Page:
This is, as a matter of fact, the aspect of the new spying/surveilling technology armed with the capacities of acting-at-distance and autonomously, that worries most its designers and so also the two news-writers reporting their preoccupations: “a tsunami of data”, already overflowing the staff of the Air Force headquarters and threatening to run out of their digesting/absorbing powers, and thus also out of their (or anybody for that matter) control.
Since 9/11, the number of hours which Air Force employees need in order to recycle the intelligence supplied by the drones went up by 3100 per cent – and each day 1500 more hours of videos and 1500 more images are added to the volume of information clamouring to be processed. Once the limited “soda straw” view of drone sensors is replaced with a “Gorgon Stare” able to embrace a whole city in one go (also an imminent development), 2000 analysts will be required to cope with the feeds of but one drone, instead of 19 doing such a job today. But that only means, let me comment, that fishing an “interesting”, “relevant” object out of the bottomless container of “data” will take some hard work and cost rather a lot of money; not that any of the potentially interesting objects may insure oneself against falling into that container in the first place. No one would ever know when the humming bird lands on his or her windowsill.
As for the “death of anonymity” courtesy of the internet, the story is slightly different: we submit our rights to privacy to slaughter on our own will. Or perhaps we just consent to the loss of privacy as a reasonable price for the wonders offered in exchange. Or the pressure to deliver our personal autonomy to the slaughter house is so overwhelming, so close to the condition of a flock of sheep, that only few exceptionally rebellious, bold, pugnacious and resolute wills would earnestly attempt to withstand it. One way or the other, we are however offered, at least nominally, a choice, as well as a semblance at least of a two-way contract, and at least a formal right to protest and sue in case of its breach: something that in the case of drones is never given.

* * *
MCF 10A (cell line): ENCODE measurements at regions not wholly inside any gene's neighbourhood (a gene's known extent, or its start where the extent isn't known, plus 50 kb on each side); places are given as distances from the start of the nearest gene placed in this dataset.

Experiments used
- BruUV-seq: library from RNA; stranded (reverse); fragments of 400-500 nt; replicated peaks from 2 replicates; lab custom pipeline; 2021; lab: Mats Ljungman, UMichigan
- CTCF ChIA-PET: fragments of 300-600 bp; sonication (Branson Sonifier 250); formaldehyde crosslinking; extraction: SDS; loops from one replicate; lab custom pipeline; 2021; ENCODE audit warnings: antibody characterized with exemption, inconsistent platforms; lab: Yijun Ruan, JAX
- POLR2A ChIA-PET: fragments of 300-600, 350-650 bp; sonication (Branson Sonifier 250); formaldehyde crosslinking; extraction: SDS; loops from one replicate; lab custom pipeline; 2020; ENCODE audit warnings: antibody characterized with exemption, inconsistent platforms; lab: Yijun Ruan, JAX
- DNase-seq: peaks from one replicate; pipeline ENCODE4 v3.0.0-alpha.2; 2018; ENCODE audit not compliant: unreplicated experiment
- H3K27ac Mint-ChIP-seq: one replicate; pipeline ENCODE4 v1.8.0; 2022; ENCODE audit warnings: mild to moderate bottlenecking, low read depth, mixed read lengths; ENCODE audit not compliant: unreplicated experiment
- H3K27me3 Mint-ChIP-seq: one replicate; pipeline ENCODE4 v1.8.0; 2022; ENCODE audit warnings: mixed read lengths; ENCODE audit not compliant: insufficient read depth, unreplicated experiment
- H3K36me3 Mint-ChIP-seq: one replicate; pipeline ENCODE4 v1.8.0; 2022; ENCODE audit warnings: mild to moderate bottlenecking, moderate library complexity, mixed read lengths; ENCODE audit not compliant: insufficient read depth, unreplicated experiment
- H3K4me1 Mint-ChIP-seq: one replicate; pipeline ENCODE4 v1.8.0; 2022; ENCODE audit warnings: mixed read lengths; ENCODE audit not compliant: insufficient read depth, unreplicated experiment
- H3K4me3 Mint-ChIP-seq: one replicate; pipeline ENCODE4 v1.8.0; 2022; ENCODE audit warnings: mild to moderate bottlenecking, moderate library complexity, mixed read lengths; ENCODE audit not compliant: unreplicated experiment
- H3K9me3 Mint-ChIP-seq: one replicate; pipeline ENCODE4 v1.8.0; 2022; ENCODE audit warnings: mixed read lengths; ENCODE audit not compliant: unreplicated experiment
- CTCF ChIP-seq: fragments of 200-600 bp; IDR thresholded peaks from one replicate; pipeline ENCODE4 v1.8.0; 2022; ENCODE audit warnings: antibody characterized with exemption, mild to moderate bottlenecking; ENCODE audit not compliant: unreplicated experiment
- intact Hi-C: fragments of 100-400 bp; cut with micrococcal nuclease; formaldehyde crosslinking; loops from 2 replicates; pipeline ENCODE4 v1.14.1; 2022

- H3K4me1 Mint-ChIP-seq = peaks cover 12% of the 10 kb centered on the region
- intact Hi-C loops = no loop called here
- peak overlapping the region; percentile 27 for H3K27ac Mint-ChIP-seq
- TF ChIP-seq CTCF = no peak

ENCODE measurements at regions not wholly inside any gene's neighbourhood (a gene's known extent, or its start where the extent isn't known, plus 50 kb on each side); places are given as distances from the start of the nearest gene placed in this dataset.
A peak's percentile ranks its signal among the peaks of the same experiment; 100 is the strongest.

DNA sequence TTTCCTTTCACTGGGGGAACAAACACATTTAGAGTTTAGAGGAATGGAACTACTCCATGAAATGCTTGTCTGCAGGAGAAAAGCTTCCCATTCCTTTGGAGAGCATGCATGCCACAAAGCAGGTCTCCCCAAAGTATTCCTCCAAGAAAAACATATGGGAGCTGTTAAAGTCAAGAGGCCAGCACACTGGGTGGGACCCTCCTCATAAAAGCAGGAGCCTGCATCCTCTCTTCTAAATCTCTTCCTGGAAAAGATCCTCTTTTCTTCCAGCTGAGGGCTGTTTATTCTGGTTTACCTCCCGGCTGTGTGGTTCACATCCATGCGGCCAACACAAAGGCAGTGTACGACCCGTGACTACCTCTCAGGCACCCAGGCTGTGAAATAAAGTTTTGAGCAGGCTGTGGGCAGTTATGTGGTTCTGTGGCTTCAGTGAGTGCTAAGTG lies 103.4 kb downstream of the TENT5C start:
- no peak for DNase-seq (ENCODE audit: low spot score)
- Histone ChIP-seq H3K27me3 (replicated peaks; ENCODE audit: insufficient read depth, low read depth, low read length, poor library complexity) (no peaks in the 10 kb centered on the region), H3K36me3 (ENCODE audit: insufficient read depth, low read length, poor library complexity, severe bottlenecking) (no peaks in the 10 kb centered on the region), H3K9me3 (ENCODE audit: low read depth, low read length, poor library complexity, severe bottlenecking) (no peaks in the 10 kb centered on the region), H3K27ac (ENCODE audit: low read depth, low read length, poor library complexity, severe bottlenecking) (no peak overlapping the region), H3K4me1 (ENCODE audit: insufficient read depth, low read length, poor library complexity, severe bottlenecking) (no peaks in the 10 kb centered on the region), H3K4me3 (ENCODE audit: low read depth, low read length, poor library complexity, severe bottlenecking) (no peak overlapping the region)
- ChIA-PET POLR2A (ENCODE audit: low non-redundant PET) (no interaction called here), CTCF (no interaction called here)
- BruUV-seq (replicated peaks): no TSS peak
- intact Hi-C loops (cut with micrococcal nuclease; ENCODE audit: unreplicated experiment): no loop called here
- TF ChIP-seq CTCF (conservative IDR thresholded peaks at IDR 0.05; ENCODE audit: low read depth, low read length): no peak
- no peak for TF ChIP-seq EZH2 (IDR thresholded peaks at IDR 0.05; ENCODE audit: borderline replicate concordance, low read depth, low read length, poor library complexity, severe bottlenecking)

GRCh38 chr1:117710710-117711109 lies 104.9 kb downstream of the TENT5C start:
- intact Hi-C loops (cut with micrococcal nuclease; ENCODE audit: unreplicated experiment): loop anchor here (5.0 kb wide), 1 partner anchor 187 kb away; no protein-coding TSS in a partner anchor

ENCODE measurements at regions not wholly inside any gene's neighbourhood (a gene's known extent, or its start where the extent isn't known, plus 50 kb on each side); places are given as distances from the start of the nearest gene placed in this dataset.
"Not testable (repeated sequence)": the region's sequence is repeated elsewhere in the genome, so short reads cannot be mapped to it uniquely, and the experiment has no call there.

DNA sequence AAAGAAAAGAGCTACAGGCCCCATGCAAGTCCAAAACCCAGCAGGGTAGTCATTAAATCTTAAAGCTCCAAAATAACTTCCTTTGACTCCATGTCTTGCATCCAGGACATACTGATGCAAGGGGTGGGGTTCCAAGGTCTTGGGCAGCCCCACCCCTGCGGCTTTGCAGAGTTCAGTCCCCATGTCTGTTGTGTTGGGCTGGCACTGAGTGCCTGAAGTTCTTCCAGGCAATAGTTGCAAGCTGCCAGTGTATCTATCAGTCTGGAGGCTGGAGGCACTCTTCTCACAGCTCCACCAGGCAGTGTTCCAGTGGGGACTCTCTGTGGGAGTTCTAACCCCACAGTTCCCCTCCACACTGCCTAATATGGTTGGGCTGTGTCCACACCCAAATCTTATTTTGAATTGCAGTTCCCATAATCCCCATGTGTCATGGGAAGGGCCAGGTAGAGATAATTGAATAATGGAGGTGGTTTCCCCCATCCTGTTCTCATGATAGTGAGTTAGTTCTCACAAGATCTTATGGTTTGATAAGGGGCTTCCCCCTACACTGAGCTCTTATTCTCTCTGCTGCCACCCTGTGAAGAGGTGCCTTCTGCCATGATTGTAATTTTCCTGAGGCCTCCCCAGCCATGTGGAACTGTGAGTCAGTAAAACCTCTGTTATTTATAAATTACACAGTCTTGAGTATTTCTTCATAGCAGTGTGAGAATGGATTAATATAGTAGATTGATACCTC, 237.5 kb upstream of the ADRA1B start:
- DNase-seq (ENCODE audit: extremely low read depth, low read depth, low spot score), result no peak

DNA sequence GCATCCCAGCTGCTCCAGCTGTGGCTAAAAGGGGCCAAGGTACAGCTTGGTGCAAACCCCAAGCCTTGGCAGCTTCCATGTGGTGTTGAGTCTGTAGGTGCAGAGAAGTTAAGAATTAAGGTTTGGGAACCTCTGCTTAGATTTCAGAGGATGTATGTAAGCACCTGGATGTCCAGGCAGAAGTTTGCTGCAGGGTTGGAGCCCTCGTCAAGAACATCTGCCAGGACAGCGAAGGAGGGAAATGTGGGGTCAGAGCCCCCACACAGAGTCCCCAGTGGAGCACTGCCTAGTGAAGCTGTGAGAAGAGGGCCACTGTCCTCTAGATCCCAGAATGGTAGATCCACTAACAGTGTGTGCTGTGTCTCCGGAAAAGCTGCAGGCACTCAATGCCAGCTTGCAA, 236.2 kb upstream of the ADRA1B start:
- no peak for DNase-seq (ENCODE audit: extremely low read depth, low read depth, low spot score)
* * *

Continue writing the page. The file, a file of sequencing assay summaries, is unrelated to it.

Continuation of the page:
All the same: once we are in, we stay hostages to fate. As Brian Stelter observes, “the collective intelligence of the Internet’s two billion users, and the digital fingerprints that so many users leave on websites, combine to make it more and more likely that every embarrassing video, every intimate photo, and every indelicate e-mail is attributed to its source, whether that source wants it to be or not.” It took Rich Lam, a freelance photographer taking pictures of street riots in Vancouver, just one day to trace and identify a couple caught (by accident) passionately kissing on one of his photos.
Everything private is now done, potentially, in public – and is potentially available to public consumption; and remains available for the duration, ‘till the end of time, as the internet “can’t be made to forget” anything once recorded on any of its innumerable servers. “This erosion of anonymity is a product of pervasive social media services, cheap cell phone cameras, free photo and video web-hosts, and perhaps most important of all, a change in people’s views about what ought to be public and what ought to be private”. And let me add: the choice between the public and the private is slipping out of people’s hands, with the people’s enthusiastic cooperation and deafening applause. A present-day Etienne de la Boétie would be probably tempted to speak not of voluntary, but a DIY servitude…